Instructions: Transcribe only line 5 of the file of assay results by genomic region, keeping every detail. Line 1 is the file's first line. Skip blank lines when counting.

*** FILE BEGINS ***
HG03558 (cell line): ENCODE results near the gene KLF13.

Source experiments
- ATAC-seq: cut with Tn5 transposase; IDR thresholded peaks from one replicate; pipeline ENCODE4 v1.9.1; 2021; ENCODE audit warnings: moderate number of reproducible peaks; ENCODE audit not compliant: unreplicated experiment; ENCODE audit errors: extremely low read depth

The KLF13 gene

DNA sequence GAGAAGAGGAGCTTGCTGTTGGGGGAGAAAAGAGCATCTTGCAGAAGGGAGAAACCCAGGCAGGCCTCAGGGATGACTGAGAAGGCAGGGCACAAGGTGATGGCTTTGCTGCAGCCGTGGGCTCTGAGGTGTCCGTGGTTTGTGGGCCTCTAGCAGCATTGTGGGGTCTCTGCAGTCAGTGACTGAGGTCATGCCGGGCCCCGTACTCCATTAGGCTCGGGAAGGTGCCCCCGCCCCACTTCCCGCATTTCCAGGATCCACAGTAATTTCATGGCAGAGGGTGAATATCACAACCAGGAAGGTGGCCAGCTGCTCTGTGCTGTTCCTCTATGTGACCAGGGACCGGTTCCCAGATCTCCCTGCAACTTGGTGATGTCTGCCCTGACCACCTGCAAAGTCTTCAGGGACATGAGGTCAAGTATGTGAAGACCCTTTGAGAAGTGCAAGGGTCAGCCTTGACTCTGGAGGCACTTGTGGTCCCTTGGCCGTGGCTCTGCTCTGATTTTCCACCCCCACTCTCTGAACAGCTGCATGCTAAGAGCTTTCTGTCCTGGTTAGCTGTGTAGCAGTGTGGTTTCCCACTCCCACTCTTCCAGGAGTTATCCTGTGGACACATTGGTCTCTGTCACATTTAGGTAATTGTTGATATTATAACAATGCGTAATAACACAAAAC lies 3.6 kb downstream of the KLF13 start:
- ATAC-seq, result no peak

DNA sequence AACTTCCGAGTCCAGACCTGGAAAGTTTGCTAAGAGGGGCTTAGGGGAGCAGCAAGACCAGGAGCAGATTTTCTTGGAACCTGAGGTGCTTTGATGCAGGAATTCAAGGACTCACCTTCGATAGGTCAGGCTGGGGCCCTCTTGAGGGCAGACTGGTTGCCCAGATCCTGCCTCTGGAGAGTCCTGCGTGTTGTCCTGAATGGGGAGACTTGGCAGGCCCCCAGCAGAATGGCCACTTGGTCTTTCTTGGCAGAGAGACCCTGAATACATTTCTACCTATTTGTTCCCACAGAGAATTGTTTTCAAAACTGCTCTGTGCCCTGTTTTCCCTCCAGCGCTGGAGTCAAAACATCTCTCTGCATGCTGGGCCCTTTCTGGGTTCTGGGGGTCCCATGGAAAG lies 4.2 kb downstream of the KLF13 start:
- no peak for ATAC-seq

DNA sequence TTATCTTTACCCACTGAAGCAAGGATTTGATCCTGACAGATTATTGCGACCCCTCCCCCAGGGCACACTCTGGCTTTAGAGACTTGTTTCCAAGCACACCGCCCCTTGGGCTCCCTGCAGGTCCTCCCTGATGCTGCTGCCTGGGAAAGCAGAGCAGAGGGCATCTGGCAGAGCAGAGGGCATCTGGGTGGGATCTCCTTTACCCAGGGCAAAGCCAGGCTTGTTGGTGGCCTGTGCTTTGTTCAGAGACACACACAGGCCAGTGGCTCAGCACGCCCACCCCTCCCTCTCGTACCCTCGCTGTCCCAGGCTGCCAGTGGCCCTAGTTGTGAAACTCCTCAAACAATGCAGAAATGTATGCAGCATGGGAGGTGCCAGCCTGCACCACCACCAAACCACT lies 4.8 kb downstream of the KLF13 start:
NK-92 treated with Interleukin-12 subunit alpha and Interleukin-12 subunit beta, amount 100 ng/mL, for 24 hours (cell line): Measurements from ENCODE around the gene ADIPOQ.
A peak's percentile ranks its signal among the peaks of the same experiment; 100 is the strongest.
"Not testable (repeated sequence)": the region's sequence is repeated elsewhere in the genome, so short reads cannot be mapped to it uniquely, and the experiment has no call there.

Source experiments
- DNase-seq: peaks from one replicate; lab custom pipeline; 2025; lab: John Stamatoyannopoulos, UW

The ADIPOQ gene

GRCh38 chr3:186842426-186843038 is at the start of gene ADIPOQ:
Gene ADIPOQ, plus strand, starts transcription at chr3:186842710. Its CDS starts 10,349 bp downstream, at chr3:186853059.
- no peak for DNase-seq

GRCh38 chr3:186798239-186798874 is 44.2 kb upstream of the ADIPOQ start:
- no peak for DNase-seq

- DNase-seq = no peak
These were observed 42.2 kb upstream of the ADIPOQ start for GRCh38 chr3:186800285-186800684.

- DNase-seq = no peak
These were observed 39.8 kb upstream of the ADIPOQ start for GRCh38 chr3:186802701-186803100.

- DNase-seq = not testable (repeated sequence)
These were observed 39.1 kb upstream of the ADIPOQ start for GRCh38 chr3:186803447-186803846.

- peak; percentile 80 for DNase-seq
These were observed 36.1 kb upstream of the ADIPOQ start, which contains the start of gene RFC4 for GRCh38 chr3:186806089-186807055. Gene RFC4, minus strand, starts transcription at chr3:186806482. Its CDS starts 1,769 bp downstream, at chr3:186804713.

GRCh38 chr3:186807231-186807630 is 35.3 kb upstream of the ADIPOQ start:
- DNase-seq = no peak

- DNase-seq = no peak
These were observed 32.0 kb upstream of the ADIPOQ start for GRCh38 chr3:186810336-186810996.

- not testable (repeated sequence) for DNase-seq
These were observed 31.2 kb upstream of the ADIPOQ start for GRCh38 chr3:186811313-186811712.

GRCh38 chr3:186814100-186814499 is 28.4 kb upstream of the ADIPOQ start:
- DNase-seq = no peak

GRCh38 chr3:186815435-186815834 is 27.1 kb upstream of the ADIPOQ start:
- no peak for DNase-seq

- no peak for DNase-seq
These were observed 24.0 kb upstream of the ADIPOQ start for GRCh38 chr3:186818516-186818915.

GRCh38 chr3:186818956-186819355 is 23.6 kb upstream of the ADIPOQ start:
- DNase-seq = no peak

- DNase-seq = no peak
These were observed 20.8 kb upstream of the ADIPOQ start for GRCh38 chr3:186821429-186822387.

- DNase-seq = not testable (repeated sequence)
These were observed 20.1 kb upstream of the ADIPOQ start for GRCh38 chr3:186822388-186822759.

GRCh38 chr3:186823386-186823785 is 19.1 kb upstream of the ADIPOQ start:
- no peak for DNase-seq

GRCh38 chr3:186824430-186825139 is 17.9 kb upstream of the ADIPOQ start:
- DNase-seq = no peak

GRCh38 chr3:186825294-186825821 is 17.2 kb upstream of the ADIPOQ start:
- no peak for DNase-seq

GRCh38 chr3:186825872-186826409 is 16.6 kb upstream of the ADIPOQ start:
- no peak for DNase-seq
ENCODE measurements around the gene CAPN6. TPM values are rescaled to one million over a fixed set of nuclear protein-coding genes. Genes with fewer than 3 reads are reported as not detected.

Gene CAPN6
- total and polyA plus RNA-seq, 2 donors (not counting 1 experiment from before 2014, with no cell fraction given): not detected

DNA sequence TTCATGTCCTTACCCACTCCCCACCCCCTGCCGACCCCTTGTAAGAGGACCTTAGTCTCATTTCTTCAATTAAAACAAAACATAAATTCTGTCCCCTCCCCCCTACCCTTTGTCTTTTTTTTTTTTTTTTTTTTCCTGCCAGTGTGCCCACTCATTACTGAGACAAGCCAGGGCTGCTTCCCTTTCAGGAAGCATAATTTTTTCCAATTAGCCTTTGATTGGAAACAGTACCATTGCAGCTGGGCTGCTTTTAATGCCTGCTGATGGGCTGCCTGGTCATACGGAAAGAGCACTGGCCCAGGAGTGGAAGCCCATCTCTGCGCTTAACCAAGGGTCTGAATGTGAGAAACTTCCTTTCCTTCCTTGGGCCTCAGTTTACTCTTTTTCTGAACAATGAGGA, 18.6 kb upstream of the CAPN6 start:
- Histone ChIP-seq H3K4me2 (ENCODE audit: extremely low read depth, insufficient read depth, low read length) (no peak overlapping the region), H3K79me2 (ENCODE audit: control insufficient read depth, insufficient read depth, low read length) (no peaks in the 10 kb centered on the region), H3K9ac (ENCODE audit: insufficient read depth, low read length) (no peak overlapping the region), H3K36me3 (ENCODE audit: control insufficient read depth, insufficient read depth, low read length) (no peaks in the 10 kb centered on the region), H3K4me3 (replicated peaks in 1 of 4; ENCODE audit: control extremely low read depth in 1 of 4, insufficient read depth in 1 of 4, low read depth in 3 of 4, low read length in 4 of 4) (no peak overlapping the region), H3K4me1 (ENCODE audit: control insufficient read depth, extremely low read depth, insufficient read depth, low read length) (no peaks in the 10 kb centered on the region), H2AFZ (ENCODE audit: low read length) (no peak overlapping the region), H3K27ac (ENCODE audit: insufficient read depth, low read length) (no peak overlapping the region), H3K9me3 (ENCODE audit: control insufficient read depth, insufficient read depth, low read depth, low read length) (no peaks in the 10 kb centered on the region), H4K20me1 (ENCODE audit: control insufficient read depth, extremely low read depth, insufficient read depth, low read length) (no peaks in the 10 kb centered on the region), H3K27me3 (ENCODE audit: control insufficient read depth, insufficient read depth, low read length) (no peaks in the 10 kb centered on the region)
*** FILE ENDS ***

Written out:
DNA sequence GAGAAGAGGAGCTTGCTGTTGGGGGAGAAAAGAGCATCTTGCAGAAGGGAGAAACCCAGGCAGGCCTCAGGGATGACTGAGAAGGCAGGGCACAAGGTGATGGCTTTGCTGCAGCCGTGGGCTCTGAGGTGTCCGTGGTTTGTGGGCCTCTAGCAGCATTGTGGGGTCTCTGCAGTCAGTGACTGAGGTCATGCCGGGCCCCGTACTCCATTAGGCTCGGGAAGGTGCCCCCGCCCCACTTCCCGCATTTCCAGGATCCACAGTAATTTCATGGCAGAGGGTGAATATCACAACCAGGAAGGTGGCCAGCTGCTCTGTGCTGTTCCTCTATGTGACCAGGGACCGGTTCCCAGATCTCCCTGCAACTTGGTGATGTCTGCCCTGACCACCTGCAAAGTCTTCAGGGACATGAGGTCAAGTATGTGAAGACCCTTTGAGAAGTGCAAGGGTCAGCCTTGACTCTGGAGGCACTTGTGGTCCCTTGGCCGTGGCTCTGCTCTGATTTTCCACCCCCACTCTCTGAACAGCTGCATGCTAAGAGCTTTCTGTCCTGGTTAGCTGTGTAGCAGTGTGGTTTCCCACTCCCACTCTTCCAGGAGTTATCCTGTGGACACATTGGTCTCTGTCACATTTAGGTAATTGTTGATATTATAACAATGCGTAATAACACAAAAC lies 3.6 kb downstream of the KLF13 start: